Fortunately, to do this maneuver, you don't need a tuilik. While the nylon skirts that I used often had the frustrating tendency to pop off the cockpit coaming, my short neoprene spray skirt stretched more than enough to allow me to twist into position. If you do have access to a tuilik then you will find it to be a wonderful piece of gear that makes performing this technique much easier. Not only does the tuilik give you tremendous freedom of movement, but it eliminates the rubber-band effect of a neoprene skirt that resists your efforts to stretch your torso away from the cockpit.
For your first attempts, practice in shallow water and have a partner standing close by. Stow your paddle securely. The following directions are for performing the Petrussen maneuver on your right side. I recommend practicing the following set-up position on the surface prior to capsizing.
(click on the images to see a larger size)
Rotate your body strongly counter-clockwise, as if to look behind you over your left shoulder. Place your hands on the gunwale about a shoulder's width apart. Your right hand will be near your left hip, and your left hand will be well behind you. Rotate your butt counterclockwise in your seat. You will need to brace with your legs, but the exact technique you use will depend upon the fit of your kayak. In a narrow kayak I bend both knees and place both legs together with my knees hard against the left thigh brace. Neither foot rests on the foot brace. Your buttocks will feel as if they are resting on the right side of your seat. In a wider kayak, I prefer to press both legs against the sides of the hull. Whichever method you choose, ensure that your legs press against the thigh braces and not directly against the spray skirt, or you may dislodge the skirt or even fall out of your kayak.
Once you achieve the set-up position, slowly capsize to starboard (fall backward). Upon capsizing, reach upward, toward the surface, and move your hands from the gunwale to the chine. If your kayak does not have hard chines, find a point near the turn of the bilge that you can cup your hands over without slipping. As you first enter the water, you will briefly sink downward before rebounding quickly toward the surface. The buoyancy of your body and PFD will bring your face very close to or above the surface. Once you and your kayak reach equilibrium, if you face is still slightly submerged, pull down on the chine (or bilge) with your hands while using your legs to keep the kayak level. If you have enough flexibility and a kayak with a complementary hull shape, your face should easily clear the surface. You are now free to relax, take a deep breath and, if need be, shout for your chiropractor! You may find that your first attempts leave your mouth and nose slightly submerged. It takes a little practice to find the proper body position to enable your face or entire head to clear the surface. Also, as you become more limber, you may find the final position to be surprisingly comfortable.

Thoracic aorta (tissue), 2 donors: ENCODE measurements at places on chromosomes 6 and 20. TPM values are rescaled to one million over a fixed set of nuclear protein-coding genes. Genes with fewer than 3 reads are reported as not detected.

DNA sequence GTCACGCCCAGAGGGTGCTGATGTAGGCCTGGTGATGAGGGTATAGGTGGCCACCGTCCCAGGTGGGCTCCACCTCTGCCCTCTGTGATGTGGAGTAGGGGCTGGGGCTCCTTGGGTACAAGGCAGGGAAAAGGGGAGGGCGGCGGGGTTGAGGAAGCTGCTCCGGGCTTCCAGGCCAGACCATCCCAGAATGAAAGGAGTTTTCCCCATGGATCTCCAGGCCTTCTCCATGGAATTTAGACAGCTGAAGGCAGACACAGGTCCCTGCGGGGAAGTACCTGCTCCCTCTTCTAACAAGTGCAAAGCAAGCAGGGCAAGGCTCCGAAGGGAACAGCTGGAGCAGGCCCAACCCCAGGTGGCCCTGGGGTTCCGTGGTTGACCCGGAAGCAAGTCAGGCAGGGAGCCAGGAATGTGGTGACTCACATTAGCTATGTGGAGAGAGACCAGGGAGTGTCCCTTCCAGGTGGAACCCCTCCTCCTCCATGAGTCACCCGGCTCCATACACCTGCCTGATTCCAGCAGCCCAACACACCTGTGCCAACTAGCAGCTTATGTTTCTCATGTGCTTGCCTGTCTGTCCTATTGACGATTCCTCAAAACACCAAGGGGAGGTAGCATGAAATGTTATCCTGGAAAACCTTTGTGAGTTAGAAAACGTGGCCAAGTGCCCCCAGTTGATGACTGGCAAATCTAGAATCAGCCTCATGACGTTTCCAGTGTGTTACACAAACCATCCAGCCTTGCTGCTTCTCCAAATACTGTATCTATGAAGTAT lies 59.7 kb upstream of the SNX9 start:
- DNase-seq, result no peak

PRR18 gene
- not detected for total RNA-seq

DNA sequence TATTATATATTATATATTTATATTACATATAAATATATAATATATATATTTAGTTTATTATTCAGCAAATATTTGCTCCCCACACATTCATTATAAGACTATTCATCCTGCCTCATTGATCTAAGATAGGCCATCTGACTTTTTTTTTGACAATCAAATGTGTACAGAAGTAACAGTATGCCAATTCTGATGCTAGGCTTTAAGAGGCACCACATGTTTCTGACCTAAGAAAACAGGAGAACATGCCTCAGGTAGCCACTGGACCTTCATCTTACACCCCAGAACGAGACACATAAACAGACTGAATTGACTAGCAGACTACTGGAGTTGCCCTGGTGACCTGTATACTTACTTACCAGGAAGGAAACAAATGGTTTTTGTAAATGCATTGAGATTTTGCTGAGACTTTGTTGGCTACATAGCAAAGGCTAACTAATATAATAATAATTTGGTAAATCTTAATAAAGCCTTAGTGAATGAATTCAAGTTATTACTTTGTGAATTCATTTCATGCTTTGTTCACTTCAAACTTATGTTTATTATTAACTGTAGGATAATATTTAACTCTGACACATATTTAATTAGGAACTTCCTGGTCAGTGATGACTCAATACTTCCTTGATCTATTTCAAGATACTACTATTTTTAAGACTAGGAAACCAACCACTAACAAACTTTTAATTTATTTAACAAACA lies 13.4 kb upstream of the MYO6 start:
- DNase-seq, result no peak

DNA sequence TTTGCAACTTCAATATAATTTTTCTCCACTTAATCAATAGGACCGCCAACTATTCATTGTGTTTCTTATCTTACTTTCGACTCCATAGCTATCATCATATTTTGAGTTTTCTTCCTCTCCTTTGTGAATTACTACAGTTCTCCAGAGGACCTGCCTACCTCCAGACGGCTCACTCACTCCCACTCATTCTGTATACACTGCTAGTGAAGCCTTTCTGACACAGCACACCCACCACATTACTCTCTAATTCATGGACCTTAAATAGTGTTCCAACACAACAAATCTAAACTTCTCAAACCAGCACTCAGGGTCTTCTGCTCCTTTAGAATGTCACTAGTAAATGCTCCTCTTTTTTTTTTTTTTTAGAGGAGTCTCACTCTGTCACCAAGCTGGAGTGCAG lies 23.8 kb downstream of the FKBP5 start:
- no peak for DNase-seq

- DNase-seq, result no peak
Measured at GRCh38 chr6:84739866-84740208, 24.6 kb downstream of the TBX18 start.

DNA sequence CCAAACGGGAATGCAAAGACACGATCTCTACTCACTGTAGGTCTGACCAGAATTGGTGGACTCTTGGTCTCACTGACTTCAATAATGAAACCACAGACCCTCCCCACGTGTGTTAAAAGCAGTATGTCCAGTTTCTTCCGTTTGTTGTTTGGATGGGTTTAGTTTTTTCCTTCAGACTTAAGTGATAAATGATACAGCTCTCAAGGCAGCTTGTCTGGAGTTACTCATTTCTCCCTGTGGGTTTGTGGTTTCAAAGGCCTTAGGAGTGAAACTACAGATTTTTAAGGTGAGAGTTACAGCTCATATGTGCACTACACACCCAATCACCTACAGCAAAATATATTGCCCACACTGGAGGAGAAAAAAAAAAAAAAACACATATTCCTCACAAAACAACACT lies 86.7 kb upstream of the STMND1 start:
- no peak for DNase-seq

You can perform the maneuver with the paddle held on top of the upturned hull. If the conditions are not too severe, you can also hold the paddle vertically above water, in the crook of an arm, to attract attention. After you have succeeded once or twice, you can skip the preparatory step and do the set-up while underwater.